Battle Cry [DVD]
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A group of US Marines get fit, find love and go to war in WWII, Van Heflin plays their commander, trying to get his men the tough combat action they yearn for.
The most interesting--and entertaining--aspect of Battle Cry, a long, episodic World War II drama, is that it marked the debut of one Justus E McQueen, who subsequently took the name of the good ol' Arkansas boy he played in the movie: LQ Jones. He's only one of eight or nine marine recruits who divide the screen time with commanding officer Van Heflin and James Whitmore as a lifer sergeant named Mac, "just Mac", who ramrods their squad and also delivers the movie's overbearing narration. Unfortunately, the narration is necessary to maintain continuity as the CinemaScope production galumphs its way from rounding up the melting-pot cast to seeing them through basic training and sundry, mostly amatory misadventures in San Diego, to further training in New Zealand and finally to baptism of fire on Guadalcanal.
Trouble is, among the recruits only McQueen/Jones (whose job is mostly comic relief) and Aldo Ray (as a brawling lumberjack who's never known family life) have any charisma or acting chops--and that's not forgetting Tab Hunter, whose matinee-idol status at the time does not speak well for the 50s. Battle Cry is also a cardinal example of Hollywood's penchant for buying big, lusty, profane bestsellers (by Leon Uris, in this case) and then bowdlerising all the lustiness and profanity to appease the censors. Raoul Walsh, the poet laureate of lowdown gusto, does what he can in the circumstances, and as one of the first guys ever to direct a widescreen movie (1930's The Big Trail), he makes the battle scenes roar. --Richard T. Jameson
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Top Customer Reviews
a typical, long winded and drawn out blockbuster labelled Cinemascope production from the Hollywood of the time.
From this point of view (a movie history perspective),it could be argued as essential viewing.All the ingredients are there,you could even subtitle it Peyton Place joins the Marines.It's nothing like the book of course and it says something about the book's content and appeal to a contemporary readership when you realise you could still buy the paperback brand new in WH Smith as recently as the early 90's.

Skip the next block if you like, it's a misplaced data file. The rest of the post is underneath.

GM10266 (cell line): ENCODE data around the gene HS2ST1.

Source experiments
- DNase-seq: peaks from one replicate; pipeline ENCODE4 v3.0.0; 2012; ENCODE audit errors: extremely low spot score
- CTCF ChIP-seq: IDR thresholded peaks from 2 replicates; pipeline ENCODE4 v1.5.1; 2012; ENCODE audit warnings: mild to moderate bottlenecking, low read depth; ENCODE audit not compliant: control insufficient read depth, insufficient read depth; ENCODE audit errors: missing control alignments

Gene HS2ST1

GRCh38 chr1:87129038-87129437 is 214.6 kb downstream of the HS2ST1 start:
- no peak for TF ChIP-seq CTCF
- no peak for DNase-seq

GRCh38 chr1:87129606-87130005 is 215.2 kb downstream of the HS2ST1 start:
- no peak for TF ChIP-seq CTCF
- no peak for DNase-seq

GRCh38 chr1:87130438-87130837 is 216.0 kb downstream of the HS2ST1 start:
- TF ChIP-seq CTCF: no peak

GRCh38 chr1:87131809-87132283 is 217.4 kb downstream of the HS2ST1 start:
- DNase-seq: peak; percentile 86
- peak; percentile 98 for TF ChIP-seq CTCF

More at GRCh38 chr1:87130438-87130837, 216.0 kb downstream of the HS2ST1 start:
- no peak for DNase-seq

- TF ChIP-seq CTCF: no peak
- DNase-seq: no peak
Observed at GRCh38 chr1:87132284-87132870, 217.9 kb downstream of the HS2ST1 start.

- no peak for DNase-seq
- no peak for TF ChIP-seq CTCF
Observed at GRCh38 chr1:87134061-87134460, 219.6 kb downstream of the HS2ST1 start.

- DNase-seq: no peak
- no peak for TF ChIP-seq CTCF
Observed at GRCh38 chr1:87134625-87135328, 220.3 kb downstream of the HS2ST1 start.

No...the real reason for buying this DVD of Battle Cry is the quality of the transfer.It is nothing short of Superb.Bright,clear,sharp and distinct,with vibrant colour.One of the best transfers of a Cinemascope picture I've seen.
It's makes you wonder why other Cinemascope releases on DVD are so dire.
You'll know what I mean if you've seen Cinemascope DVD's of
The King and I or Carousel for example.
So Battle Cry may not get anywhere near a HALLIWELL award of four stars, but at least watching it, is a candy eye experience, and at this price it's also a steal.
Still, for those of us old enough to have seen it on its original release, it's a good wallow in nostalgia. The DVD transfer is fine.
Battle Cry is something of a misleading title since this two and half hour movie barely sees any battle action at all: well until the expected big surge in the last quarter that is Battles of the heart would probably have been more appropriate since the film is concerned with affairs of the heart. The story follows a group of U.S. Marines during World War II, a collection of individuals who are all very different yet driving towards the same destiny that is laid out for them. From training to emotional strife, and from rocky beginnings to the ultimate battle, Battle Cry is big on characterisations. Walsh, for the first half, spins all the character arcs together, carefully focusing on the psychological aspects of soldiering, but it's just too talky; and in truth the second half drags at a snails pace until the flame throwers start to light up the sky. By then it's too late to save the film and our now numb derrières's.
Competently directed and acted, the film should be applauded for trying to tell a human interest story over boom boom explosive histrionics. But after being asked to accept a roll call of army stereotypes in the first place, the audience are then made to twiddle their thumbs waiting for something of interest to lurch from the screen. It never happens. Not even Whitmore throwing punches or Heflin doing grizzle can save this from being below average. 4/10
Most Recent Customer Reviews
Saw this film many years ago.....good to have it on shelf nowPublished 21 months ago by Mark Le Gallais